Reception and legacy[edit]

Genetic Code Chart

By the Cold Spring Harbor Symposium of 1966, between Nirenberg and Khorana the genetic code was almost completely decoded. Nirenberg was awarded the 1968 Nobel Prize in Physiology or Medicine. He shared the award with Har Gobind Khorana of the University of Wisconsin and Robert W. Holley of the Salk Institute. Working independently, Khorana had mastered the synthesis of nucleic acids, and Holley had discovered the exact chemical structure of transfer-RNA.

The New York Times reported on Leder and Nirenberg's discovery by explaining that "the science of biology has reached a new frontier," leading to "a revolution far greater in its potential significance than the atomic or hydrogen bomb."[2] Most of the Scientific community saw these experiments as highly important and beneficial. However, there were some who were concerned with the new era of Molecular Genetics. For example, Arne Wilhelm Kaurin Tiselius, the 1948 Nobel Laureate in Chemistry, asserted that knowledge of the genetic code could "lead to methods of tampering with life, of creating new diseases, of controlling minds, of influencing heredity, even perhaps in certain desired directions."[9]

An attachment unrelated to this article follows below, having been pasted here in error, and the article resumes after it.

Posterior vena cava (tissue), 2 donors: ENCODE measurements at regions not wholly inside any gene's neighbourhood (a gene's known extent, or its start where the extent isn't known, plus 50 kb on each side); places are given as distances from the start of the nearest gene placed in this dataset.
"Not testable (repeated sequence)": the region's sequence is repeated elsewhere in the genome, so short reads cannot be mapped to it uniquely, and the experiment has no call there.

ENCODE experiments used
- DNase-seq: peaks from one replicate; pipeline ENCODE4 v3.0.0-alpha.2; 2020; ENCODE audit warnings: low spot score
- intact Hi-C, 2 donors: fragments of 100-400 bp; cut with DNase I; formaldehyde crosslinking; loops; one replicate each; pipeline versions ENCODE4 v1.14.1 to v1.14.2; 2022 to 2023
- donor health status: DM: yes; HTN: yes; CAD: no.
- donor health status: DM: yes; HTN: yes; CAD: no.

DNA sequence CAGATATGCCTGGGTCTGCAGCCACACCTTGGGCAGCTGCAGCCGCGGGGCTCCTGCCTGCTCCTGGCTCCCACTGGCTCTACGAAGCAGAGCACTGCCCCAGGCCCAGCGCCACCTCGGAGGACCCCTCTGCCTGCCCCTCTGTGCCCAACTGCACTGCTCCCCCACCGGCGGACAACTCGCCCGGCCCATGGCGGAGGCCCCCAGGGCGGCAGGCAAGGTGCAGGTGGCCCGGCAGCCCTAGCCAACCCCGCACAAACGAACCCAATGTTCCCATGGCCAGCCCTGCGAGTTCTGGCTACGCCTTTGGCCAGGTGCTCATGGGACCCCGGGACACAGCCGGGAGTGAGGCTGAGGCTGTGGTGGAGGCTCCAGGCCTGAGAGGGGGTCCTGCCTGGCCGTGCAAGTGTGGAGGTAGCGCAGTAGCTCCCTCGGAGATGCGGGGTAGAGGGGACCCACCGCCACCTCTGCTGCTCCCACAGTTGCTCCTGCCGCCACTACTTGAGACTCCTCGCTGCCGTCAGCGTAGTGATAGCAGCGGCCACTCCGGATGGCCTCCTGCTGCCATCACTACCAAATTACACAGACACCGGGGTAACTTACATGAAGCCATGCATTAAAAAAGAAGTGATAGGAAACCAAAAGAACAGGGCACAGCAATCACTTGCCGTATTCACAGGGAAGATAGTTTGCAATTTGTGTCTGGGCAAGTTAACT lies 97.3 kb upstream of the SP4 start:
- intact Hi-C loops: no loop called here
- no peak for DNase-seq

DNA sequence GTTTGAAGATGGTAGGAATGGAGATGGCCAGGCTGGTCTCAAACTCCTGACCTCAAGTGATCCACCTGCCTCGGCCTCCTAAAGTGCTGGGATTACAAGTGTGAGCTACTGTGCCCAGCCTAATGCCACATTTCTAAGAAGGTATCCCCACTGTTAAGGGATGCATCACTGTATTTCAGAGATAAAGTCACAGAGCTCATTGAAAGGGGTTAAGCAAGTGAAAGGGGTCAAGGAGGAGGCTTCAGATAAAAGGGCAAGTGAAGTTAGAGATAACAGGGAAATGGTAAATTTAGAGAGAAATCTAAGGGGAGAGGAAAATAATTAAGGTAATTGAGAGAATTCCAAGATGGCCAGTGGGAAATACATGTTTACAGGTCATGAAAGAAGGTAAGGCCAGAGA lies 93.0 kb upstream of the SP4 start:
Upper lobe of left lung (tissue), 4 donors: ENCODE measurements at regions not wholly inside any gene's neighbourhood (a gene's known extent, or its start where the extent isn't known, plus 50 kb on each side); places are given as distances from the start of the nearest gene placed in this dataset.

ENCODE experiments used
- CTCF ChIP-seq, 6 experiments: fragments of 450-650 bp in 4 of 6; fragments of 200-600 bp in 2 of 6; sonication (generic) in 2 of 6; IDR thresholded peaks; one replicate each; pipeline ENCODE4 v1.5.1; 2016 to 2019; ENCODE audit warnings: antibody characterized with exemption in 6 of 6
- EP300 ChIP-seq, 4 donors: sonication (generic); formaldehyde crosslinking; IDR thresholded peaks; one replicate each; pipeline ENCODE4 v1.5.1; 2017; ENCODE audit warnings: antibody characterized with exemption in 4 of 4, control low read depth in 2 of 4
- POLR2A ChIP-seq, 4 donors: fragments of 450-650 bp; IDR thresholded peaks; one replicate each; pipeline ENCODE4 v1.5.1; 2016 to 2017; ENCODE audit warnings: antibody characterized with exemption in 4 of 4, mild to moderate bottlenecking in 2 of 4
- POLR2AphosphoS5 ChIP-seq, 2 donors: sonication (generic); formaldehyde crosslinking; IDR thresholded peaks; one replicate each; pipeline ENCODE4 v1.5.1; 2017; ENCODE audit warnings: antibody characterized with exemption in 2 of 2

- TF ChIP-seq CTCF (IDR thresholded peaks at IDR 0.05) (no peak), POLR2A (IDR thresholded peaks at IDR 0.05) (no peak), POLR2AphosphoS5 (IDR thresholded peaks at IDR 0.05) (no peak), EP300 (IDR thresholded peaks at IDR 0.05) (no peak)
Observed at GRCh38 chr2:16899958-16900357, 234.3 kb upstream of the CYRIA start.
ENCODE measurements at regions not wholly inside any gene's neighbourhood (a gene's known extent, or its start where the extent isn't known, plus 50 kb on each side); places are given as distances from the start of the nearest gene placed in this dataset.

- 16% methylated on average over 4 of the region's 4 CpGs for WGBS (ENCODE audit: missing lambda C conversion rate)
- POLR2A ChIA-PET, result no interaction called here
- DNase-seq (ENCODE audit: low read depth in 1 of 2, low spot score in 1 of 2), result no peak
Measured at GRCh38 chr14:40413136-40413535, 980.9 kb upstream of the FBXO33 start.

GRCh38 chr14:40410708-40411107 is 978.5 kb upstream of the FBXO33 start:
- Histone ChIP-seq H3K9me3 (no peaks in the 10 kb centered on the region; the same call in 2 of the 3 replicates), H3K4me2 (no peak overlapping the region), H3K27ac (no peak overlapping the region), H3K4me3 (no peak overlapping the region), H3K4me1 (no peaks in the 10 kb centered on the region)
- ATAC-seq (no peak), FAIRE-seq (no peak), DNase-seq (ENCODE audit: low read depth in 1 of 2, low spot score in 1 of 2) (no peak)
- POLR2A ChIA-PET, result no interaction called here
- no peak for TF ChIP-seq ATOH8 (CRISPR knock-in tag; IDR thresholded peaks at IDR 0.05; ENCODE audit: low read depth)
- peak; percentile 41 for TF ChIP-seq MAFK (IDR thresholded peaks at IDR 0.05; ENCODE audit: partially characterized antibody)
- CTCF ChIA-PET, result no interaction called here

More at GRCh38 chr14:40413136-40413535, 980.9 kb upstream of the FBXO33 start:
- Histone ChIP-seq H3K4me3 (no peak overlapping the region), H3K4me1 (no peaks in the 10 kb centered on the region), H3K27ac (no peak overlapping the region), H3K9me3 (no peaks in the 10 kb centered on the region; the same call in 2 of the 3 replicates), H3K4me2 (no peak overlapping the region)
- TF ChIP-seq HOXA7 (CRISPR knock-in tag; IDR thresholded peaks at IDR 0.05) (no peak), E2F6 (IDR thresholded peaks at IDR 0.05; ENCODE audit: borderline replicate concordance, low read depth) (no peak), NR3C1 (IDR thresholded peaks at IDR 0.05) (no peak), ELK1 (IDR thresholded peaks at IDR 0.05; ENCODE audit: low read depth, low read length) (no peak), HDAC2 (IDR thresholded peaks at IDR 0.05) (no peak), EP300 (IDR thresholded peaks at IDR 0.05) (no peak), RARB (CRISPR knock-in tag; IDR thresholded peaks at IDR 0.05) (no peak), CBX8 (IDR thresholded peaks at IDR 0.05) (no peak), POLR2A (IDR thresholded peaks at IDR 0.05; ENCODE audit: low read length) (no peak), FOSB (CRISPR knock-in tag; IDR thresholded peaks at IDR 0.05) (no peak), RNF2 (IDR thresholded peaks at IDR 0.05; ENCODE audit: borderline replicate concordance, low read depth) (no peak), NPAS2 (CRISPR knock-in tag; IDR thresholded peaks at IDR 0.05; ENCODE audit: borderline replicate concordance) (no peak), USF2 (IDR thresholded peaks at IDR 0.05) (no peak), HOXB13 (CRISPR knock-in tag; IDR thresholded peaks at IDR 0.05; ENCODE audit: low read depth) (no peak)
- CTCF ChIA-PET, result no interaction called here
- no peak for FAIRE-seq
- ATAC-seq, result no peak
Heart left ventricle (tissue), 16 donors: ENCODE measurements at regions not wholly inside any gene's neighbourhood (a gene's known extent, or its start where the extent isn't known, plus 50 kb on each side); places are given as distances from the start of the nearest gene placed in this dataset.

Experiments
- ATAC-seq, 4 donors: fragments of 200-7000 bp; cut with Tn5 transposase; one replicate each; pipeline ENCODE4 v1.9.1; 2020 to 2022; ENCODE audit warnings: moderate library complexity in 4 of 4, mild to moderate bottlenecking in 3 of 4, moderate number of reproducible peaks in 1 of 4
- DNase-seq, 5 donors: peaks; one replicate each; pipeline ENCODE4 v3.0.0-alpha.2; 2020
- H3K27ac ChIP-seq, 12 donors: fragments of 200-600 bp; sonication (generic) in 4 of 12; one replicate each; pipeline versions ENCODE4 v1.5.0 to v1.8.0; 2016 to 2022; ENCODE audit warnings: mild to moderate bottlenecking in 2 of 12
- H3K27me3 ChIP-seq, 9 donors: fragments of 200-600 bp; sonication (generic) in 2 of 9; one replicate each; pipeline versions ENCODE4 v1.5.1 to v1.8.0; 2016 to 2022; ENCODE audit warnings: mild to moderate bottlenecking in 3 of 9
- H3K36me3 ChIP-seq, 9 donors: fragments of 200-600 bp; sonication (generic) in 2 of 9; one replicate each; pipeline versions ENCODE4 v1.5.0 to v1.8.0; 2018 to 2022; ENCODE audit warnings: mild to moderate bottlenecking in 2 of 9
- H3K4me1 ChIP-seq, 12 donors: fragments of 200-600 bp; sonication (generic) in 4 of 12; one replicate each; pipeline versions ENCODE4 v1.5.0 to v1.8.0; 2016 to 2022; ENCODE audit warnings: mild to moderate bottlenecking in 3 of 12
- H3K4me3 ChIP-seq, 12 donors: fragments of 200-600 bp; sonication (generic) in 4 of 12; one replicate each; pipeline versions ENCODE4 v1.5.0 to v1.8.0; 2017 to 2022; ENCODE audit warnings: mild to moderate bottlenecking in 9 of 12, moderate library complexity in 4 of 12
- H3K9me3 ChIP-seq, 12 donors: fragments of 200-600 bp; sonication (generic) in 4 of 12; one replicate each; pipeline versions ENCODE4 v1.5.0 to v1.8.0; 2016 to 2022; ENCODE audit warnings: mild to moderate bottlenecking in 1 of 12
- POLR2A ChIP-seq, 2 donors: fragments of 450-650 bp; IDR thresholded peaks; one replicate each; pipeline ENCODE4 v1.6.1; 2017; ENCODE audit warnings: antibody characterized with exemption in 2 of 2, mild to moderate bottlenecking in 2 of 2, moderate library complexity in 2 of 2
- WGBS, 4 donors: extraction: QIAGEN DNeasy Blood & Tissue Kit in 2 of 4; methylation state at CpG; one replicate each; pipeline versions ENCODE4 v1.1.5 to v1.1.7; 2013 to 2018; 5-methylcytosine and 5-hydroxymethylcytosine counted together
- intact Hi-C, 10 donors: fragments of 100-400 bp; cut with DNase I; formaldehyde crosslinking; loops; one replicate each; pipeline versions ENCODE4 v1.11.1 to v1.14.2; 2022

1. ^ Russell P. (2010). iGenetics: A Molecular Approach, 3rd edition. Pearson/Benjamin Cummings.
  2. ^ a b Leavitt, S. (2004). "Deciphering the Genetic Code: Marshall Nirenberg". NIH. Retrieved 2009-10-05.
  3. ^ Yanofsky C. (2007). "Establishing the Triplet Nature of the Genetic Code" (PDF). Cell. 128 (5): 815–818. doi:10.1016/j.cell.2007.02.029. PMID 17350564. Retrieved 2018-01-24.
  4. ^ Crick F.H.C.; Brenner S.; Barnett L. & Watts-Tobin R.J. (1961). "General Nature of the Genetic code for Proteins" (PDF). Nature. 192 (4809): 1227–1232. Bibcode:1961Natur.192.1227C. doi:10.1038/1921227a0. PMID 13882203. Retrieved 2009-10-10.